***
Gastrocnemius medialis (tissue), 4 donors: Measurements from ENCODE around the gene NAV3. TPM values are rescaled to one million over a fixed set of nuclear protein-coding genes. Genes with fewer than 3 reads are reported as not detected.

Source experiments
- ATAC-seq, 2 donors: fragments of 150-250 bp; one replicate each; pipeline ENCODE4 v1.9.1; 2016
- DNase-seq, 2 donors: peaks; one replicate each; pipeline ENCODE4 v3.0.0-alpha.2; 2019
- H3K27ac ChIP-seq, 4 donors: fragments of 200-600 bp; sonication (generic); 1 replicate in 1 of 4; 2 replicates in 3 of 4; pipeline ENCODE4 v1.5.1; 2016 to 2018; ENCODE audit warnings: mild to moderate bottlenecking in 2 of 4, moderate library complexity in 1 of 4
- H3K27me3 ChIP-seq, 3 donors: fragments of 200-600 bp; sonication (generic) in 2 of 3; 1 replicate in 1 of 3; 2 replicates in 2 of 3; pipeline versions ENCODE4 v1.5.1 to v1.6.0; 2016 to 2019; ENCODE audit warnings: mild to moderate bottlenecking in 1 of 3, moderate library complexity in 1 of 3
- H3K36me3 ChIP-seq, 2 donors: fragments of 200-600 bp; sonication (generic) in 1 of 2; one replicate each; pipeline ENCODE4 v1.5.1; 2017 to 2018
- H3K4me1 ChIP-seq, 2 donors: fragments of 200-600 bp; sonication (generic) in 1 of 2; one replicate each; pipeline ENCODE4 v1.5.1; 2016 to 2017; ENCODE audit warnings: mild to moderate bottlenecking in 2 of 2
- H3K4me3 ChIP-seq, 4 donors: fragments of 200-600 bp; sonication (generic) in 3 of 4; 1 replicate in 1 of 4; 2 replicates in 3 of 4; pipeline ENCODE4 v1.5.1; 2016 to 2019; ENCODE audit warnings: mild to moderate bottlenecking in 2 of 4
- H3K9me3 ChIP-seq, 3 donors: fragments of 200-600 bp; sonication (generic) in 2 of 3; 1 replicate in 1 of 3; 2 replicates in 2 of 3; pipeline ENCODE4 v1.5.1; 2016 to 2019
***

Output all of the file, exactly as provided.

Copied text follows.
Gastrocnemius medialis (tissue), 4 donors: Measurements from ENCODE around the gene NAV3. TPM values are rescaled to one million over a fixed set of nuclear protein-coding genes. Genes with fewer than 3 reads are reported as not detected.

Source experiments
- ATAC-seq, 2 donors: fragments of 150-250 bp; one replicate each; pipeline ENCODE4 v1.9.1; 2016
- DNase-seq, 2 donors: peaks; one replicate each; pipeline ENCODE4 v3.0.0-alpha.2; 2019
- H3K27ac ChIP-seq, 4 donors: fragments of 200-600 bp; sonication (generic); 1 replicate in 1 of 4; 2 replicates in 3 of 4; pipeline ENCODE4 v1.5.1; 2016 to 2018; ENCODE audit warnings: mild to moderate bottlenecking in 2 of 4, moderate library complexity in 1 of 4
- H3K27me3 ChIP-seq, 3 donors: fragments of 200-600 bp; sonication (generic) in 2 of 3; 1 replicate in 1 of 3; 2 replicates in 2 of 3; pipeline versions ENCODE4 v1.5.1 to v1.6.0; 2016 to 2019; ENCODE audit warnings: mild to moderate bottlenecking in 1 of 3, moderate library complexity in 1 of 3
- H3K36me3 ChIP-seq, 2 donors: fragments of 200-600 bp; sonication (generic) in 1 of 2; one replicate each; pipeline ENCODE4 v1.5.1; 2017 to 2018
- H3K4me1 ChIP-seq, 2 donors: fragments of 200-600 bp; sonication (generic) in 1 of 2; one replicate each; pipeline ENCODE4 v1.5.1; 2016 to 2017; ENCODE audit warnings: mild to moderate bottlenecking in 2 of 2
- H3K4me3 ChIP-seq, 4 donors: fragments of 200-600 bp; sonication (generic) in 3 of 4; 1 replicate in 1 of 4; 2 replicates in 3 of 4; pipeline ENCODE4 v1.5.1; 2016 to 2019; ENCODE audit warnings: mild to moderate bottlenecking in 2 of 4
- H3K9me3 ChIP-seq, 3 donors: fragments of 200-600 bp; sonication (generic) in 2 of 3; 1 replicate in 1 of 3; 2 replicates in 2 of 3; pipeline ENCODE4 v1.5.1; 2016 to 2019